Marching band learning a new tune

Jordan Jensen, 16, works to get a rifle twirl down during a recent practice of the Naugatuck High School marching band. -RA ARCHIVE

Jordan Jensen, 16, works to get a rifle twirl down during a recent practice of the Naugatuck High School marching band. -RA ARCHIVE


NAUGATUCK — With a new director and increased enrollment that places it in a more competitive division, the Naugatuck High School marching band has hit the ground running.

Literally.

Students now run laps each morning at the start of band camp, which lasted from 9 a.m. to 9 p.m. for eight days ending last Friday. They have been learning harder music and more complicated formations, preparing to compete against a higher scoring class of marching bands.

“At every aspect of the camp, they’ve really surpassed my expectations,” director Robert Hughes Jr. said.

Hughes, 25, is a borough native who graduated in 2004 from the high school where he now works. He has played the trumpet since he was in fourth grade and has a master’s degree in music education from the University of New Haven.

Hughes took over from former director Bob Kogut, who retired early this year after many absences due to illness, Principal Jan Saam said. Kogut had directed the school’s instrumental music program for eight years and worked in borough schools for 32 years.

Under Hughes, the band’s 65 members are learning a different style of show this year, Hughes said.

The music, from the Millennium Celebration fireworks show at Disney’s Epcot Center in Florida, is more rhythmically complicated and is a departure from more traditional themes such as show tunes or Western music, Hughes said.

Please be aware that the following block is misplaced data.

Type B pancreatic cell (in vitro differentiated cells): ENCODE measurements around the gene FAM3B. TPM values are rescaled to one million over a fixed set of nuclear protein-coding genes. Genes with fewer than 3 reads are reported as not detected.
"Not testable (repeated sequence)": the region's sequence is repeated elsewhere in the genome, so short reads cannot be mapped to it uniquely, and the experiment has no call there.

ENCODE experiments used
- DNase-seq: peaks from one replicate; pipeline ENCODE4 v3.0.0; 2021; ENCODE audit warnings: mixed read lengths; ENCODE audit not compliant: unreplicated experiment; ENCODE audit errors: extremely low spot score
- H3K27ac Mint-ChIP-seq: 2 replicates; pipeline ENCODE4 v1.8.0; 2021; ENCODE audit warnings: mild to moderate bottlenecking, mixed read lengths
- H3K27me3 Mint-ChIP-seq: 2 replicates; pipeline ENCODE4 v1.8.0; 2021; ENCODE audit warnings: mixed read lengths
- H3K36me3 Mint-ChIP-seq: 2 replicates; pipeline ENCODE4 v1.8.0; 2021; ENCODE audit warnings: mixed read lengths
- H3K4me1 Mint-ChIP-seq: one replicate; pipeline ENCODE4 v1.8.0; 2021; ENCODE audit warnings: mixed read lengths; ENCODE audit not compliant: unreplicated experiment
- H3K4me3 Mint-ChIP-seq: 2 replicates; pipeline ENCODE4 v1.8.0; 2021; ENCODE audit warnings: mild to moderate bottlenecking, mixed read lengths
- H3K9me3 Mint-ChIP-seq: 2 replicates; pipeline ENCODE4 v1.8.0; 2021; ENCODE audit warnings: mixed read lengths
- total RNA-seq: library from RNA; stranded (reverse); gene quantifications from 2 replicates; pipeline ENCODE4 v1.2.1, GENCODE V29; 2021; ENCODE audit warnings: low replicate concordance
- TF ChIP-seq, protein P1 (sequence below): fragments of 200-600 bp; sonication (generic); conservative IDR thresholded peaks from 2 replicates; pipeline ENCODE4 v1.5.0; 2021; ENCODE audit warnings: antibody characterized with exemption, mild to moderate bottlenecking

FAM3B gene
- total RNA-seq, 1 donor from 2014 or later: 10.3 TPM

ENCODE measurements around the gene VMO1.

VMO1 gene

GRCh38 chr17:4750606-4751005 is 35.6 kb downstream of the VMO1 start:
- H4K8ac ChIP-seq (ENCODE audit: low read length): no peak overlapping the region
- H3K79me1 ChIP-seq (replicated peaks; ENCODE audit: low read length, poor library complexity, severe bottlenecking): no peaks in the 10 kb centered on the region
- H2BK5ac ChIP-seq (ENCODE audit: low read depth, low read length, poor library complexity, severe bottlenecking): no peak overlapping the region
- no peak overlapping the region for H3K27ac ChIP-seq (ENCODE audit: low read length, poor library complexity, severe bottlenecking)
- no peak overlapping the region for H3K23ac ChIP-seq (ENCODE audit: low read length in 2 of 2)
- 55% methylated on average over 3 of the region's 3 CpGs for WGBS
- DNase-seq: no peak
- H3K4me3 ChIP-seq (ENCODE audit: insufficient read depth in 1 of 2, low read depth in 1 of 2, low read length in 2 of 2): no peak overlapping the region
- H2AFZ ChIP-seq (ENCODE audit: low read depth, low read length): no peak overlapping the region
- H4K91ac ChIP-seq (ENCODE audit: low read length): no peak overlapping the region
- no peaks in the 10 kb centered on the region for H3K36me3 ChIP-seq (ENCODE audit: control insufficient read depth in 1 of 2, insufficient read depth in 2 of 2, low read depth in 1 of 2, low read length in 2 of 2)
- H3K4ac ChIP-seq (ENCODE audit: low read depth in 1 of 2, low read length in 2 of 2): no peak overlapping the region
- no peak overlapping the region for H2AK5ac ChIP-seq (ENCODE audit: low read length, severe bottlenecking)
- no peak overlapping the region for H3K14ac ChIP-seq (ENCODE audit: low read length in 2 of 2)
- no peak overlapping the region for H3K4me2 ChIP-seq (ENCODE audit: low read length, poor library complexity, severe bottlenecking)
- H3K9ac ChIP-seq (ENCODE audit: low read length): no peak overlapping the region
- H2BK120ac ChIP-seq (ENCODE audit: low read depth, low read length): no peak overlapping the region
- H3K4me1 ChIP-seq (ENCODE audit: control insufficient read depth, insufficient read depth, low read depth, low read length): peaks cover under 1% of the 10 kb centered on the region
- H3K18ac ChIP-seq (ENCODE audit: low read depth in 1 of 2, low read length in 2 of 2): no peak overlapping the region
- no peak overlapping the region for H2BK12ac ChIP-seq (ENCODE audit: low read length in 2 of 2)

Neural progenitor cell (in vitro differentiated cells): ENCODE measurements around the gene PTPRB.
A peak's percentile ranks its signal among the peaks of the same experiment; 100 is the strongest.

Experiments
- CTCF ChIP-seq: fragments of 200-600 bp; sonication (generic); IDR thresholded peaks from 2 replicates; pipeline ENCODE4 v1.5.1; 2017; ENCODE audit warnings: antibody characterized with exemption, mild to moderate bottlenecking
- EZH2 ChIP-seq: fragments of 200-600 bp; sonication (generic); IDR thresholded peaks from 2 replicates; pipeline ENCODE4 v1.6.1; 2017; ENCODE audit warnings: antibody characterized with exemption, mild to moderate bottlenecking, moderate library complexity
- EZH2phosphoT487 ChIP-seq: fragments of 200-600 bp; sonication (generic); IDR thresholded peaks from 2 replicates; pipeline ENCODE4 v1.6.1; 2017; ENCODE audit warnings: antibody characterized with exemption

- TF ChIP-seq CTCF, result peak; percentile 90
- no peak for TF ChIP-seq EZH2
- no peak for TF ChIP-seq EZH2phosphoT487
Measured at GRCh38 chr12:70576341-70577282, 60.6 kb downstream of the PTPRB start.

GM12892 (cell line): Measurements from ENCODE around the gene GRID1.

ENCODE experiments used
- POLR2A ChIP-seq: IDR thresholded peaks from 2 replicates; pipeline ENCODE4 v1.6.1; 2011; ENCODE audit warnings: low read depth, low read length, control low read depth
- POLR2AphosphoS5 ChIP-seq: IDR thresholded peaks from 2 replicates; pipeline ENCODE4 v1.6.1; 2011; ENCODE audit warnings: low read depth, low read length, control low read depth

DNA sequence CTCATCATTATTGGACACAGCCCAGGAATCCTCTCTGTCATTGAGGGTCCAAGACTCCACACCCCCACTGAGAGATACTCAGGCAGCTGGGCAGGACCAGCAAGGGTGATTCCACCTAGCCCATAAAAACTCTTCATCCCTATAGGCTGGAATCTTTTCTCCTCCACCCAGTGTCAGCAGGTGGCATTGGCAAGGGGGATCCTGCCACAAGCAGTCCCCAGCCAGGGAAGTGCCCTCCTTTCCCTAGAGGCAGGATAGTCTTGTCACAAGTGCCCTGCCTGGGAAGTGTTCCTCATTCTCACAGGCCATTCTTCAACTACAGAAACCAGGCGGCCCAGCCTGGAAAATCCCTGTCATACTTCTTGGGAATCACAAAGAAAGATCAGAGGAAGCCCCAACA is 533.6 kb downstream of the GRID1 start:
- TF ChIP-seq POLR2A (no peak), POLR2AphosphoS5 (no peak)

Students said the tough but fun style of Hughes and his assistants led them to join the band this year.

Many were familiar with Hughes, who directed bands as a long-term substitute last year before he was hired in May.

“A lot of my friends were in it, and last year I felt like I missed out,” said trumpet player Kim Reynolds, who will be a sophomore.

Band veterans also said they liked the change.

“I really like how we’ve improved,” said tenor saxophone player Natalie Johnson, who joined the band last year as a freshman. “We can connect with them better because they’re so young. … We don’t feel intimidated.”

The band will take their show to five football games and eight competitions this season as a Class III band in the Musical Arts Conference. Classes are organized by the band’s size, but championship bands in the largest classes tend to score higher than those in smaller classes, Hughes said.

This year’s lineup has not been finalized, but Class III last year included Cheshire, Danbury and New Fairfield schools.

The borough’s marching band is famed locally for hosting Thunder in the Valley, a competition that raises at least half the money the band needs for transportation, uniforms and instruments.

Last year’s competition was canceled due to bad weather and lack of interest from other schools, but the event is set for Sept. 24 this year.

Jordan Jensen, 16, works to get a rifle twirl down during a recent practice of the Naugatuck High School Marching Band.

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